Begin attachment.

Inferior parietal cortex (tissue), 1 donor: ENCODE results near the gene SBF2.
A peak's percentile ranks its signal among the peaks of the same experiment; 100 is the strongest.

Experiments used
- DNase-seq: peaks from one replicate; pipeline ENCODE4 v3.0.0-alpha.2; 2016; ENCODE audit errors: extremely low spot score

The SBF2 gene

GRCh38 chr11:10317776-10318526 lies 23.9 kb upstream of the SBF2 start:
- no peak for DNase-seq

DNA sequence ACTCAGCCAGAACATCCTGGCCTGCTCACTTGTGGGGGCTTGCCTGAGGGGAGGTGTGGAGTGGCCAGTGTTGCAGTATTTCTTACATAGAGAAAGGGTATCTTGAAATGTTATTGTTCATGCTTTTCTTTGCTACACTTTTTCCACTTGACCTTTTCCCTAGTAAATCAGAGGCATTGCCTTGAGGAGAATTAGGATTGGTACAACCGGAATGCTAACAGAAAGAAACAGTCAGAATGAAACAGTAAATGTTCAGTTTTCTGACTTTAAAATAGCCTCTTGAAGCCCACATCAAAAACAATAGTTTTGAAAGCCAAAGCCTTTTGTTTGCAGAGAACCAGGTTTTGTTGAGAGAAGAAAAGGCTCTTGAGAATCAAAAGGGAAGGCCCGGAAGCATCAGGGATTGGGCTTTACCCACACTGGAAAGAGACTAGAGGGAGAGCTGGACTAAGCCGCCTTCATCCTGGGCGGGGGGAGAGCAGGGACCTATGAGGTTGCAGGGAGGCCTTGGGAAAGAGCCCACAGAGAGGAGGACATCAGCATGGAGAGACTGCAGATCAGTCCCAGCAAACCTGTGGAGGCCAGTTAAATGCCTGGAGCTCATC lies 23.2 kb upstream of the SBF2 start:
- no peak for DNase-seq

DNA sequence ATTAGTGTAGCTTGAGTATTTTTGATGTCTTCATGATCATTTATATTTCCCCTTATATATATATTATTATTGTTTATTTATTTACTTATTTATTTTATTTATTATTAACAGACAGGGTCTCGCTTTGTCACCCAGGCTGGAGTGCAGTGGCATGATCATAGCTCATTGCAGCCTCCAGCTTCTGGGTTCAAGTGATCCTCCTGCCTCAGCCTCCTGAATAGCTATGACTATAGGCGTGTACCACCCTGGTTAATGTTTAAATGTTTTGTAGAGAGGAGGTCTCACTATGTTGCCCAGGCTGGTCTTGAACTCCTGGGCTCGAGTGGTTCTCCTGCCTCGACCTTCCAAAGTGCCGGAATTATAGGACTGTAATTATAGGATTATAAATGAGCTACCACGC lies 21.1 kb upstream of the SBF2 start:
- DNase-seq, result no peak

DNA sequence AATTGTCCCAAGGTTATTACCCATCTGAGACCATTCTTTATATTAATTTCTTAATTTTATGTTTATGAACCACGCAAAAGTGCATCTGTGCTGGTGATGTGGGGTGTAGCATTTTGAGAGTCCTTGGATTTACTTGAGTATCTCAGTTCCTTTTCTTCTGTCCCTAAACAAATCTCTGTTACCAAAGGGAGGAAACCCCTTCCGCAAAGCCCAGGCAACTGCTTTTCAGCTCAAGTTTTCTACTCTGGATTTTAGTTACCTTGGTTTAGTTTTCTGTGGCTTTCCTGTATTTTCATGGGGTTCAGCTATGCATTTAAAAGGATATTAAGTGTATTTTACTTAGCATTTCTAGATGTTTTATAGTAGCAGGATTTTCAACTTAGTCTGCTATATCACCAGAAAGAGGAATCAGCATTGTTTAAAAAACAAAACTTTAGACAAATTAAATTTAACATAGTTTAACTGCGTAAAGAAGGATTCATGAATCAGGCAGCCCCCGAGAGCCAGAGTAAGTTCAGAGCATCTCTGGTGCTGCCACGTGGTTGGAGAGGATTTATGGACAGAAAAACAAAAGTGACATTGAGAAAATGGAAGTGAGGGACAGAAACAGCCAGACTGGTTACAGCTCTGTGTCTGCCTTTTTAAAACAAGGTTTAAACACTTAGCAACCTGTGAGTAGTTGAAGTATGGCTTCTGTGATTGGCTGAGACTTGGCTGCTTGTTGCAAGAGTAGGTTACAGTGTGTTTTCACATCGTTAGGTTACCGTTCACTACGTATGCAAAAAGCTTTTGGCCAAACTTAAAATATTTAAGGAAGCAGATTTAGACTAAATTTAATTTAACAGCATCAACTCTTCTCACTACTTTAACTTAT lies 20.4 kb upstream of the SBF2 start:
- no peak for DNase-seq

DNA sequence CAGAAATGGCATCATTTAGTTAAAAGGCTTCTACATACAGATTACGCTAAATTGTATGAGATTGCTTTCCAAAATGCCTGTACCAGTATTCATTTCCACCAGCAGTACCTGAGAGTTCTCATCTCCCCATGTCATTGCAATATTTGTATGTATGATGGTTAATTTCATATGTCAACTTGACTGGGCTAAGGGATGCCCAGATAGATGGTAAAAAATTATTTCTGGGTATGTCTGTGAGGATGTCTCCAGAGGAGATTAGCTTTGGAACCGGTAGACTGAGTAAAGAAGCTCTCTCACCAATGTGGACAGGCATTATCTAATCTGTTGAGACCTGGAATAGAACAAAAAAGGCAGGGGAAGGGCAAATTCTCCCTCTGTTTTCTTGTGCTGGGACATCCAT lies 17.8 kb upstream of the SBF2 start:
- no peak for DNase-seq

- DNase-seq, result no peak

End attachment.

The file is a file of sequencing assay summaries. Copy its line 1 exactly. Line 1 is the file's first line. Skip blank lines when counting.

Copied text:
Inferior parietal cortex (tissue), 1 donor: ENCODE results near the gene SBF2.